Don’t you think that with that kind of example Orlando Joaquin will turn out to be a good son, a better father, even a leader in his community? Odds are not 100% but they are definitely high that he will turn out to be a good citizen, maybe even a leader in his school, college and in society.

A child that is raised with love and understanding will have a better chance to be an asset for any community, country or even the world.

A child that is raised with constant abuse, who sees his or her parents consume drugs, fight, scream at each other, will construct a crooked image of what life really is and will behave in ways that will often lead to crime and incarceration.

There are thousands, millions if we take the whole world, of families that forget that the most important part of their lives is their loved ones, their relationships.

The fact that we have evolved as group living animals and continue to do so today means that at a deep and unconscious level, people need social companionship, social feedback and social interaction. People are naturally programmed to seek the company of others. It also suggests that people will find social isolation quite stressful and the prospects of being shunned, rejected, and isolated are quite threatening.

In fact there are countless psychological studies that support the fact that people need to interact in healthy ways in order to lead happy lives.

How can children that are mistreated or witness negative behavior in their parents be expected to interact in healthy ways?

Harlow conducted social isolation studies with baby rhesus monkeys and the research was so painful as to make it unthinkable to replicate it with human infants. Data on attachment theory demonstrates that infants find separation from their primary caretakers to be deeply traumatizing. For a child to be separated from his or her caretakers is like being exposed to radiation: Any amount is harmful and it accumulates.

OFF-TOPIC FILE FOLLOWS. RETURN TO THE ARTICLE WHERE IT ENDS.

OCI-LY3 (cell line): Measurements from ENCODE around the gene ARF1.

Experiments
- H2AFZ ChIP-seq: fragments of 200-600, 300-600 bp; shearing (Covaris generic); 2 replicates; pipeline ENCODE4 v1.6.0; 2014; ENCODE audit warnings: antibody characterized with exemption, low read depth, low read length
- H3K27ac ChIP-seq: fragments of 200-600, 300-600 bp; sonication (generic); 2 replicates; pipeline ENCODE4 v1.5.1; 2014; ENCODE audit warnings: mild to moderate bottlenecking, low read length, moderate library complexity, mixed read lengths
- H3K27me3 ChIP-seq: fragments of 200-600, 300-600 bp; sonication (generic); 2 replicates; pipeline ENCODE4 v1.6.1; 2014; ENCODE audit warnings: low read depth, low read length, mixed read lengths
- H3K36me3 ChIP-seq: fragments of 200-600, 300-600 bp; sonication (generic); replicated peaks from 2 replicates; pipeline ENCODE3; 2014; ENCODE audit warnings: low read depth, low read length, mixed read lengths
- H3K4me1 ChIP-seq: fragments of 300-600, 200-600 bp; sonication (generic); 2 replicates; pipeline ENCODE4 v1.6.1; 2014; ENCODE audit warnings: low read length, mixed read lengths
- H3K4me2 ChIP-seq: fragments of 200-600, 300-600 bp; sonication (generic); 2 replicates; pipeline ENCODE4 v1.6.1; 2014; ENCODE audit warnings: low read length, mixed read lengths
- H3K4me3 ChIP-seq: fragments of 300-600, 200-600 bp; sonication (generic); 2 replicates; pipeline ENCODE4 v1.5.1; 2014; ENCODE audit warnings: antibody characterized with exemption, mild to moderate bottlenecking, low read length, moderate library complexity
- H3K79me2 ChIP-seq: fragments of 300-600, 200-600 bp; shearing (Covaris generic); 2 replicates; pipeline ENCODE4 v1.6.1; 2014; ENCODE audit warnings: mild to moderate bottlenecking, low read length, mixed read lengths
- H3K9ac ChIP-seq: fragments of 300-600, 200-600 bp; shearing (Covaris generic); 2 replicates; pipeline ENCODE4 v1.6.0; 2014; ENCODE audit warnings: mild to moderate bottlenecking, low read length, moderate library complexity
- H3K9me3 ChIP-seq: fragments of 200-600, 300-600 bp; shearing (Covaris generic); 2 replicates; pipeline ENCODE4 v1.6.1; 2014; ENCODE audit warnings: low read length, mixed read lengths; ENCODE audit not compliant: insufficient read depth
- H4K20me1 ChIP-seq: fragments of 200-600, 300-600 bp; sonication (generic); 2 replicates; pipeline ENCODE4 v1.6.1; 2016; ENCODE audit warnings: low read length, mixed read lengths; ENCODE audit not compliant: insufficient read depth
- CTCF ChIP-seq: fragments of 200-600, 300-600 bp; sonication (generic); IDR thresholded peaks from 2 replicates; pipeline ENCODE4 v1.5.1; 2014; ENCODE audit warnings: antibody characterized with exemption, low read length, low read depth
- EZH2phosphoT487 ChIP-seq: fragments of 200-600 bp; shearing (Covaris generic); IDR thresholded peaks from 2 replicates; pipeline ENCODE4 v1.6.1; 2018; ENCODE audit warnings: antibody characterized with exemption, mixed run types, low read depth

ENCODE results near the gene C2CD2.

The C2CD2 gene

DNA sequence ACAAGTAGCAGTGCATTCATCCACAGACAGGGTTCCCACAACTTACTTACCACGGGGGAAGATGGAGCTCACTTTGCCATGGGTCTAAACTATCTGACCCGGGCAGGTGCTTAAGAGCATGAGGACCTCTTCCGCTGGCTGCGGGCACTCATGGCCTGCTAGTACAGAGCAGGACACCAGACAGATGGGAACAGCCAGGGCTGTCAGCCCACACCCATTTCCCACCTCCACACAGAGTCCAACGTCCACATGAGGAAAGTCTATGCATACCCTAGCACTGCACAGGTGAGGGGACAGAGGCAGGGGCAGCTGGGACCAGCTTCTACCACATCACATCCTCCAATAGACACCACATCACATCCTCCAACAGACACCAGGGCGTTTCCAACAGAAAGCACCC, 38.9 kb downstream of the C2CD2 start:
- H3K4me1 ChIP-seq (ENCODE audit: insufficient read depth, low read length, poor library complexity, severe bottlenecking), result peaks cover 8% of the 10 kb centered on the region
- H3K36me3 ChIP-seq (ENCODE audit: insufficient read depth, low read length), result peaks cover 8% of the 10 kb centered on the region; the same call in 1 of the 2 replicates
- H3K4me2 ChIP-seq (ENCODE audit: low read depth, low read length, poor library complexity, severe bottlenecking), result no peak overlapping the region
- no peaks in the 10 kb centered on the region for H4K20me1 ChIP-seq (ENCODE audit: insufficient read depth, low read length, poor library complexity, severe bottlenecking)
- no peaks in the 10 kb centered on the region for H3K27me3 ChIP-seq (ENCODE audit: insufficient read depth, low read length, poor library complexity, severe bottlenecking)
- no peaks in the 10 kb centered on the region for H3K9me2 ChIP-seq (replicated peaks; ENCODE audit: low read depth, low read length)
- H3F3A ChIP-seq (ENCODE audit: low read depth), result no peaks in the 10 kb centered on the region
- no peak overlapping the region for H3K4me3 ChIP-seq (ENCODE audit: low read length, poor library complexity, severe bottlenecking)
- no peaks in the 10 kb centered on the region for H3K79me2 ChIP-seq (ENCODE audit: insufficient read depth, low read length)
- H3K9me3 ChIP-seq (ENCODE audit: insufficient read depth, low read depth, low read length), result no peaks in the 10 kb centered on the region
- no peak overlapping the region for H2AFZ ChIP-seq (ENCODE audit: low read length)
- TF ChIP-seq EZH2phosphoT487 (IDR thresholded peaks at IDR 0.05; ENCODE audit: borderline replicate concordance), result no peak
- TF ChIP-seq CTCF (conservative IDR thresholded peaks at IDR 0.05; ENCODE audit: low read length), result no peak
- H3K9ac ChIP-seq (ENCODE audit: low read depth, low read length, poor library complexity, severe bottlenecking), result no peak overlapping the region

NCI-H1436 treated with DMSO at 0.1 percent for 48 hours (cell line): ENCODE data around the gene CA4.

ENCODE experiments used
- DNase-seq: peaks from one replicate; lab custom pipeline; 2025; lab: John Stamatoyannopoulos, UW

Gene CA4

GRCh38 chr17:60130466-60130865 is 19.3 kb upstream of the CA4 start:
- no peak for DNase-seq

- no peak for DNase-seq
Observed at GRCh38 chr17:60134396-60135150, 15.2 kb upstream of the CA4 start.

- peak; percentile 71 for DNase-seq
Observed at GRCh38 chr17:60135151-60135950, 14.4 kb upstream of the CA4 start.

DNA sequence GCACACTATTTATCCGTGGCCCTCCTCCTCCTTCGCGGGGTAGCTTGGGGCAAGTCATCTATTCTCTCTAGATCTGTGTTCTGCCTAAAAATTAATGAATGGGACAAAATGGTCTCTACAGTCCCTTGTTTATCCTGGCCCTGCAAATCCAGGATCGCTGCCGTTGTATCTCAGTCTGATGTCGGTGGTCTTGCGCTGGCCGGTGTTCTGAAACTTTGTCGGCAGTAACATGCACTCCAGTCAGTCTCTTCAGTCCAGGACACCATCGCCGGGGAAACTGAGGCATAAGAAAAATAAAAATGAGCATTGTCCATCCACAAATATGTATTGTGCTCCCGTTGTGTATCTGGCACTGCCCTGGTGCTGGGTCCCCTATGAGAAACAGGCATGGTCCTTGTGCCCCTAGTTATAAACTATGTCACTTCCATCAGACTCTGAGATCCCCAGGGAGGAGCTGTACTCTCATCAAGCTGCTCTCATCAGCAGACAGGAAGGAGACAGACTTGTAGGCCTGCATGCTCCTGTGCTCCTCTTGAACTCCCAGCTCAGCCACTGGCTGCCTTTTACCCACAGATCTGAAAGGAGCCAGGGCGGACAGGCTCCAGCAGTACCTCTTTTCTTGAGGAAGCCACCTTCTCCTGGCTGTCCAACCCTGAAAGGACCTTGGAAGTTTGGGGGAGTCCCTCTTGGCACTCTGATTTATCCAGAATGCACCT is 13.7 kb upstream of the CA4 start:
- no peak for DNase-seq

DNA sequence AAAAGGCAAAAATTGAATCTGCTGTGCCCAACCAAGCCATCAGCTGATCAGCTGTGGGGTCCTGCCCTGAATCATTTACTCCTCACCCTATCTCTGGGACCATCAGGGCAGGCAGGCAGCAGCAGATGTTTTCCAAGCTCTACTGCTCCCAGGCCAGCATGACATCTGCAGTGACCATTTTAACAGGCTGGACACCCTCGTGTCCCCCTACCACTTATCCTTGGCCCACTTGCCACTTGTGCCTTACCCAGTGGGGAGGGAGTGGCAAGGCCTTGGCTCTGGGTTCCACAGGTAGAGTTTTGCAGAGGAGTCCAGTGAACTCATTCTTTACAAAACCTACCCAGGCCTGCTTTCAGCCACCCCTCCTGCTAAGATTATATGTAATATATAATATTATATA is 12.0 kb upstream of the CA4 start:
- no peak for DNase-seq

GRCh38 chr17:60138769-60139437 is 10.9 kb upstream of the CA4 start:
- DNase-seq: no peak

How many parents don’t see their children for days, weeks, months even years. How many when they get home their children are already sleeping and when they wake up the child is already off to school?

Human beings are naturally social animals and even though there are social differences such as extroverts that are powerfully motivated by the social contact and people that prefer to remain mostly by themselves (introverts), all respond to love and affection.

It is very important to understand, and I hope that parents reading this article will agree, that children in their early years of development are primarily concerned about adapting to the demands of their parents. The degree to which the parents provide an appropriate degree of warmth and affection and set appropriate limits for a child’s behavior, will affect two broad aspects of personality: core self esteem and attitudes toward authority.

Core self esteem impacts a person’s ability to deal with adversity, whereas attitudes toward authority influence a person’s self control and willingness to follow rules.

This why it is so important for parents consciously make an effort to dedicate time and effort to the development of their children.

I have been invited to speak in many schools in the island and I find great examples of youngsters that have been raised by responsible parents and are very clear of the problems of our society and their responsibility to do something about them.

We must pay attention and even train families on how to be better parents and raise their children to be productive citizens, even to become leaders.